It’s also very good value for money. The DearDiary.Net server runs very fast, despite it’s database size. It’s running on the $10/month server at the moment and is perfectly adequate. If and when the time comes that I need more horsepower I can simply upgrade the server to have more RAM and/or disk space.
The DearDiary.Net server however came with no control panel and had to be tweaked manually after installation to get things working the way I wanted them. At the time of writing I notice that Vultr now have a control panel called Cockpit which gets installed on the WordPress Application and it’s highly possible that I will go back and have a look at this, and possibly update this post. (Update, I checked Cockpit, it doesn’t do what I want).
Plesk Control Panel on Vultr VPS
Plesk used to be an expensive way to control your Linux computer. To be fair it was absolutely years ago when I switched from Plesk to cPanel. Until today I hadn’t looked back because cPanel just did everything I needed. cPanel is an advantage of shared hosting that I forgot to mention above. Most shared hosting plans will include cPanel to enable you to set up e-mail addresses and generally manage your space. But on your own server – without the special licencing arrangements that the providers have, cPanel will cost you upwards of $15 per month on top of your server fees. If your server requirements are small enough that you get away with the $5/mth Vultr VPS then adding $15/mth for a control panel seems unwise.
Plesk now has a free licence available called Plesk WebAdmin SE. It is more limited than the commercial versions available, but for the purposes of simply hosting your own WordPress site it’s perfect.
The WebAdmin SE version will let you add up to 3 website domains on the one licence. That is probably enough for most people and in fairness, if you’re going to be using more than that you’re probably trying to make money online through affiliate marketing or something similar so you should probably expect to pay for your control panel…
Setting up WordPress is a one click affair – unless you want to customize the installation.
You can add e-mail accounts (very handy if you want to have a way to communicate with your website users without giving away your personal e-mail address).
You can easily add SSL capability to your website using LetsEncrypt or LetsEncrypt wildcards.
The DNS zone is automatically created for you, including nameserver records if you want to use your new server as the name server entry for the domain.
You can manage MariaDB databases independently of WordPress, through the Plesk WebAdmin SE interface too. Plus the system automatically has PHPMyAdmin installed. I had to install that manually on my WordPress server.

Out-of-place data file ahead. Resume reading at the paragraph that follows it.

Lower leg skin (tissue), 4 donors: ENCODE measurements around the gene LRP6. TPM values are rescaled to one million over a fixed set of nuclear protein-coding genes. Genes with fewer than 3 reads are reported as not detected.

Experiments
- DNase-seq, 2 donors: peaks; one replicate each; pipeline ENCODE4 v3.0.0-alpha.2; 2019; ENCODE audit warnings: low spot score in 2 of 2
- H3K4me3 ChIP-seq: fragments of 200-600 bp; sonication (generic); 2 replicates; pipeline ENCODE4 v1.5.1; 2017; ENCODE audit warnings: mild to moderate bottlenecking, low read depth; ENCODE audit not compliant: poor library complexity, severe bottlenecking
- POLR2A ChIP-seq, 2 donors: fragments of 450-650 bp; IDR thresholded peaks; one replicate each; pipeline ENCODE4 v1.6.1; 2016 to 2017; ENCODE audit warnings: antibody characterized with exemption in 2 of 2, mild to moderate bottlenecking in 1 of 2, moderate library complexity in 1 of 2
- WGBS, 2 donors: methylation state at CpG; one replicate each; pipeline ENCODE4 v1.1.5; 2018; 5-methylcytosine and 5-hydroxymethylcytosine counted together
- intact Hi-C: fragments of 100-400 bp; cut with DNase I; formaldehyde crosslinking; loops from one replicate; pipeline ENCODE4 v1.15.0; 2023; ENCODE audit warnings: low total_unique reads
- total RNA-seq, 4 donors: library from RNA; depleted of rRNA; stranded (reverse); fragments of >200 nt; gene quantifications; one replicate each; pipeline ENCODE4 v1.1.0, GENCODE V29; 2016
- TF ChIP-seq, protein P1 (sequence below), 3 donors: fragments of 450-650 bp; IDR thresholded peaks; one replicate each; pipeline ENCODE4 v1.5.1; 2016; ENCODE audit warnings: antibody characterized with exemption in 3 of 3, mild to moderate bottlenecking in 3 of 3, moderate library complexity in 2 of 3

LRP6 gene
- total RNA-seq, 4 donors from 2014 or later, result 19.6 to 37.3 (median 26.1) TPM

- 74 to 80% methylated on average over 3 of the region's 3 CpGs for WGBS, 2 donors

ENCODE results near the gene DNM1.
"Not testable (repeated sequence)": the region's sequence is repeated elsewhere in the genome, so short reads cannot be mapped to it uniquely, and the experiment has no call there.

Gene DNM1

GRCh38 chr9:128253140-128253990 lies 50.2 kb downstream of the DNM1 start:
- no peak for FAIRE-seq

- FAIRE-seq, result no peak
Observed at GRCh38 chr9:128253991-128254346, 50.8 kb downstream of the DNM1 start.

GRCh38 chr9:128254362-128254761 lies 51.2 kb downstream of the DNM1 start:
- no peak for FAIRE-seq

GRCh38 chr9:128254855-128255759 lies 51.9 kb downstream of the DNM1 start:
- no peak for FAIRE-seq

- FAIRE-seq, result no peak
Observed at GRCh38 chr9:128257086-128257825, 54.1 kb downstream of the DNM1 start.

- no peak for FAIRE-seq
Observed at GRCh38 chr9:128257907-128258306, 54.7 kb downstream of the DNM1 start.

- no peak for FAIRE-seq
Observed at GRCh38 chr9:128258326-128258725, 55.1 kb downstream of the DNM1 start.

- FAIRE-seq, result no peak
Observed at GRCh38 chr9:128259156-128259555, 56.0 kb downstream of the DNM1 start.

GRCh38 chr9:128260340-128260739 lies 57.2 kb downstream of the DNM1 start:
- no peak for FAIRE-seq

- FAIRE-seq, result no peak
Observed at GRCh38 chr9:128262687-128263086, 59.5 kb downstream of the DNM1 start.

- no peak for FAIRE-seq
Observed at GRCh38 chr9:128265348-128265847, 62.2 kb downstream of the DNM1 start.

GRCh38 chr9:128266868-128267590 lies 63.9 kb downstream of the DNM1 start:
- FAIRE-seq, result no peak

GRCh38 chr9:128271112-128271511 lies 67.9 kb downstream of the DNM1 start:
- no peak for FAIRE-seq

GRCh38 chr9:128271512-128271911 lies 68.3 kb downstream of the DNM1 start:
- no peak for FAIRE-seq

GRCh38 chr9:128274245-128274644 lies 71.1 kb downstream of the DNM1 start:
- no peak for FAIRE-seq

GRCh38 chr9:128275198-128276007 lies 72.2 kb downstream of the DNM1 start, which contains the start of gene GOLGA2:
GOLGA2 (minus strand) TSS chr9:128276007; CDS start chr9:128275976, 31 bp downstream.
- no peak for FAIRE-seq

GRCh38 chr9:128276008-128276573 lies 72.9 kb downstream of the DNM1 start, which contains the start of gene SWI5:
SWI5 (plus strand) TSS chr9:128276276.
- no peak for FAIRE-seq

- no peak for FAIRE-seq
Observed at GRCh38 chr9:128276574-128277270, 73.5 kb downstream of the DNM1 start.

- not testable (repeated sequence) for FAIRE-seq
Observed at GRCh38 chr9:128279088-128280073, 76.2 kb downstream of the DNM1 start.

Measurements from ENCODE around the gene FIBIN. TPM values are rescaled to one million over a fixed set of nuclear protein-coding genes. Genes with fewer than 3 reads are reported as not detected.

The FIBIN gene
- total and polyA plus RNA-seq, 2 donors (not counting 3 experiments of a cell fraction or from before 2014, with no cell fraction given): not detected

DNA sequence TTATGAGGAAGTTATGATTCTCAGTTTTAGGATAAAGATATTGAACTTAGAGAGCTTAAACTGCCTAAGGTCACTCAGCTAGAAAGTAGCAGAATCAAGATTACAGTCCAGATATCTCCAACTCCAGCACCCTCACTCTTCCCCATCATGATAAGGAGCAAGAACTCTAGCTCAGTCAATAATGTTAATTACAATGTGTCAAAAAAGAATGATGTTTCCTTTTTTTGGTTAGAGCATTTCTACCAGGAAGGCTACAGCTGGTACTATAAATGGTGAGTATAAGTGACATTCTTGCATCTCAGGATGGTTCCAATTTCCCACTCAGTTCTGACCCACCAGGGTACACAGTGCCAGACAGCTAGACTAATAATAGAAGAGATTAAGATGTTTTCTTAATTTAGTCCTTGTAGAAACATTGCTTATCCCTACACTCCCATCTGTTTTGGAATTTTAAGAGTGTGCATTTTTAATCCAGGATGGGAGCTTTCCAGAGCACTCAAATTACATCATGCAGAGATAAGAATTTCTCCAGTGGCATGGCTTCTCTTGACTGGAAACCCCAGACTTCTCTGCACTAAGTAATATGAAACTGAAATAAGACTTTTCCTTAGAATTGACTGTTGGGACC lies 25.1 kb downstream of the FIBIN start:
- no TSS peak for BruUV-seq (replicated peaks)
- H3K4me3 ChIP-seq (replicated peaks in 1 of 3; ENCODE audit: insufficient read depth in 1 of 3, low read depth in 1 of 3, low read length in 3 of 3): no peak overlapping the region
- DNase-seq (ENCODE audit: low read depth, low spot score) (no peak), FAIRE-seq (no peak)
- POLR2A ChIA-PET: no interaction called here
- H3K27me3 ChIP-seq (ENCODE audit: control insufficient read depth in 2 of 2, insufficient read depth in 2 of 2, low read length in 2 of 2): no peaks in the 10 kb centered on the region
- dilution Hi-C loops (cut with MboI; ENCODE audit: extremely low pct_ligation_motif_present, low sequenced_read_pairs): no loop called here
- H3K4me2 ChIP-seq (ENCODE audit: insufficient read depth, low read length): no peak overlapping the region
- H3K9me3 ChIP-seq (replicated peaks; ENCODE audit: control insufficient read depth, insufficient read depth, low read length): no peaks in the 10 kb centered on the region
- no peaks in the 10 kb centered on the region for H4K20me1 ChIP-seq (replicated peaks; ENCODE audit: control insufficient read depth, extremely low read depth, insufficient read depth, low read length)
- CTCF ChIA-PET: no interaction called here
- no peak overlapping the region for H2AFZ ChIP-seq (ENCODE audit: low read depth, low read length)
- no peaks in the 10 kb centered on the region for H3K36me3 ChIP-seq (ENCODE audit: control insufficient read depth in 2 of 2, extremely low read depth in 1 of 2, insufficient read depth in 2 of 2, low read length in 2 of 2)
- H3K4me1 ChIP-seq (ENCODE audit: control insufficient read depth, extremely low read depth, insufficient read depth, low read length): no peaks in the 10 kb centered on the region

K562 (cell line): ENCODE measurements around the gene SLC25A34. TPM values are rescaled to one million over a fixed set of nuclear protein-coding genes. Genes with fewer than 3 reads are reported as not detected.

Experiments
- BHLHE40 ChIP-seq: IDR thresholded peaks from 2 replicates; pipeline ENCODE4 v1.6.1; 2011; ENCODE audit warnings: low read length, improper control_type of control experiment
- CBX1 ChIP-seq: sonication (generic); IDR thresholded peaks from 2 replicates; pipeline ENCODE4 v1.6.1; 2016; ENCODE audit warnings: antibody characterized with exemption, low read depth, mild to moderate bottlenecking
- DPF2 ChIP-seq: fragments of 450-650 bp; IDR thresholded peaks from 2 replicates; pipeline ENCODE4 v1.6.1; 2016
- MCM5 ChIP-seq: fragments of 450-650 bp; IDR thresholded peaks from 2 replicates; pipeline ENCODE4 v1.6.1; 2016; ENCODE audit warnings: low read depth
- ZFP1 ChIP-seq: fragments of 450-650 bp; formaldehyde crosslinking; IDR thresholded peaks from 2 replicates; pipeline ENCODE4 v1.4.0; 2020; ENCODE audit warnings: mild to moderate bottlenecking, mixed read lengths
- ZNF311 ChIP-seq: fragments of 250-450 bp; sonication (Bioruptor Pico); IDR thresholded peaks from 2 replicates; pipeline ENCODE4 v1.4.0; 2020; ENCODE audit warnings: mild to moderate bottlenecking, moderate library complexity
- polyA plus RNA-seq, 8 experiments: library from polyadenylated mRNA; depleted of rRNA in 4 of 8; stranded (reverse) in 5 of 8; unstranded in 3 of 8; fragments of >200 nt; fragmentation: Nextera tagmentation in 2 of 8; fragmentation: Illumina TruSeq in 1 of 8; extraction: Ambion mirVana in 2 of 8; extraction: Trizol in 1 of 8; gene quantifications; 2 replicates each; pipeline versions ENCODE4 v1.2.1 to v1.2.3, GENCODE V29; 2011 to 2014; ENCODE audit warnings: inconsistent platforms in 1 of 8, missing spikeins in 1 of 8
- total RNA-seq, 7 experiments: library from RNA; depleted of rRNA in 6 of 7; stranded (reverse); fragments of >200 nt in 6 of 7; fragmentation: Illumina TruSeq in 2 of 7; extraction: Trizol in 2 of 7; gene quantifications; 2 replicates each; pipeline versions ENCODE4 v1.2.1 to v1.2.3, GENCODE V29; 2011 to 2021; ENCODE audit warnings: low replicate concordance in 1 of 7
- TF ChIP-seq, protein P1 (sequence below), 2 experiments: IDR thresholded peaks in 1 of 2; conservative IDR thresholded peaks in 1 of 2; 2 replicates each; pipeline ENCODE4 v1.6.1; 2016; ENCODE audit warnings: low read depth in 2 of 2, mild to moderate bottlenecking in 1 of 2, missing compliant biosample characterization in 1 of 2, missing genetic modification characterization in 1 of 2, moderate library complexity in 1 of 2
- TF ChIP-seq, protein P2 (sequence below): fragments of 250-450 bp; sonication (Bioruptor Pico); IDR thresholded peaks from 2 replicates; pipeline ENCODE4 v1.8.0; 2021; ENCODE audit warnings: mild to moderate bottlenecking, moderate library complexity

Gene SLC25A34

The system comes pre-installed with Apache webserver and NGINX as a caching proxy front end. Having got used to NGINX running PHP by itself on the DearDiary.Net server I prefer not to use Apache any more as the NGINX server has a significantly smaller memory footprint and can handle load much better than Apache. But as I mentioned earlier I had to set all that up manually on that server. You can do the same with Plesk to host your own wordpress site, but it does take some configuration with Plesk to do it. I’ll not go into that in this article but I may put something up in the future if people want it.
There’s all manner of other goodies I’ve not even scratched the surface of yet.
Setting Up A Vultr Plesk WordPress Site
If you’ve not heard of Vultr before you’re missing out. They provide rapid installation VPS servers which vary in size and speed. Vultr’s ‘out of the box’ applications will spin up a new server with all the software you need in a matter of minutes. Gone are the days when you had to order a server and wait a week for it to be delivered.
Vultr bills for their servers by the hour – with a monthly cap. This means that, for example, the base VPS will cost you 0.7c (US) per hour. This gives you enormous flexibility. You can spin up a server and have a play for 2 hours and it’ll cost you just under 1.5 US Cents. If you decide that you need more RAM and/or disk space after having a play you can usually upgrade the system there and then without having to reinstall. This depends on the capacity available in the datacenter that you chose though.